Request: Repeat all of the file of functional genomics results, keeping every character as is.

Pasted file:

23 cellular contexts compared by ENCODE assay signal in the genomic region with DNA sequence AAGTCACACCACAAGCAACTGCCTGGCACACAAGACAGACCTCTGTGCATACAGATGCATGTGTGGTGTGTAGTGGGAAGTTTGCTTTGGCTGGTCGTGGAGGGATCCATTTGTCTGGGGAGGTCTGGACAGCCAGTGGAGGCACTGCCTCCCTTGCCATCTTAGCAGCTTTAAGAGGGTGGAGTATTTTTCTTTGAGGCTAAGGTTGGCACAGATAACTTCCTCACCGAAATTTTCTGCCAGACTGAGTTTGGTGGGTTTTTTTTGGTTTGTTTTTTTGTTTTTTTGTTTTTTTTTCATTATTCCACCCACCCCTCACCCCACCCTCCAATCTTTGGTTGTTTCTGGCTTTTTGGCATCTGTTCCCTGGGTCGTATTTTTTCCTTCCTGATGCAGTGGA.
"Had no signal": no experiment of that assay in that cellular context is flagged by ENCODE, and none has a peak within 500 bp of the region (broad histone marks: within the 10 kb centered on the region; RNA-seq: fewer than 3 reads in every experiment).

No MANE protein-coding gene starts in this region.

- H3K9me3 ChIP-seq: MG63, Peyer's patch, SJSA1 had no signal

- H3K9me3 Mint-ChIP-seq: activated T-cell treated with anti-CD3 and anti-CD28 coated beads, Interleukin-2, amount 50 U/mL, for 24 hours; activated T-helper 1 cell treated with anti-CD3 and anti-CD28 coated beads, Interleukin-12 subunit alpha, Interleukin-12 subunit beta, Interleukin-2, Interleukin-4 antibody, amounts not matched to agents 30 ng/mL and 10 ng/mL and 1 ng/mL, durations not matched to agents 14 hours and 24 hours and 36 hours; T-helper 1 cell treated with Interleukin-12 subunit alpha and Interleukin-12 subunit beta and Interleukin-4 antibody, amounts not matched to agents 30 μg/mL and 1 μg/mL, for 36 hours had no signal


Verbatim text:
23 cellular contexts compared by ENCODE assay signal in the genomic region with DNA sequence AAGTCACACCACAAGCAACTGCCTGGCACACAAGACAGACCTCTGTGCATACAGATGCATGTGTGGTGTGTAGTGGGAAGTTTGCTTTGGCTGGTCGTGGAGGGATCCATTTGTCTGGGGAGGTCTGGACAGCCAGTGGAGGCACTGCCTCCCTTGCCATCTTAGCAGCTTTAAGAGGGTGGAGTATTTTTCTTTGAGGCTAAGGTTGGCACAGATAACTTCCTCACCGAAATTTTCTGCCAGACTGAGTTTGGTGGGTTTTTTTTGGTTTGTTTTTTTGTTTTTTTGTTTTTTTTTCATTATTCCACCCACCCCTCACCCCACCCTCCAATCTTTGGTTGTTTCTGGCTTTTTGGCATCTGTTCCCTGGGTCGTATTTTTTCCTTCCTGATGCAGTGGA.
"Had no signal": no experiment of that assay in that cellular context is flagged by ENCODE, and none has a peak within 500 bp of the region (broad histone marks: within the 10 kb centered on the region; RNA-seq: fewer than 3 reads in every experiment).

No MANE protein-coding gene starts in this region.

- H3K9me3 ChIP-seq: MG63, Peyer's patch, SJSA1 had no signal

- H3K9me3 Mint-ChIP-seq: activated T-cell treated with anti-CD3 and anti-CD28 coated beads, Interleukin-2, amount 50 U/mL, for 24 hours; activated T-helper 1 cell treated with anti-CD3 and anti-CD28 coated beads, Interleukin-12 subunit alpha, Interleukin-12 subunit beta, Interleukin-2, Interleukin-4 antibody, amounts not matched to agents 30 ng/mL and 10 ng/mL and 1 ng/mL, durations not matched to agents 14 hours and 24 hours and 36 hours; T-helper 1 cell treated with Interleukin-12 subunit alpha and Interleukin-12 subunit beta and Interleukin-4 antibody, amounts not matched to agents 30 μg/mL and 1 μg/mL, for 36 hours had no signal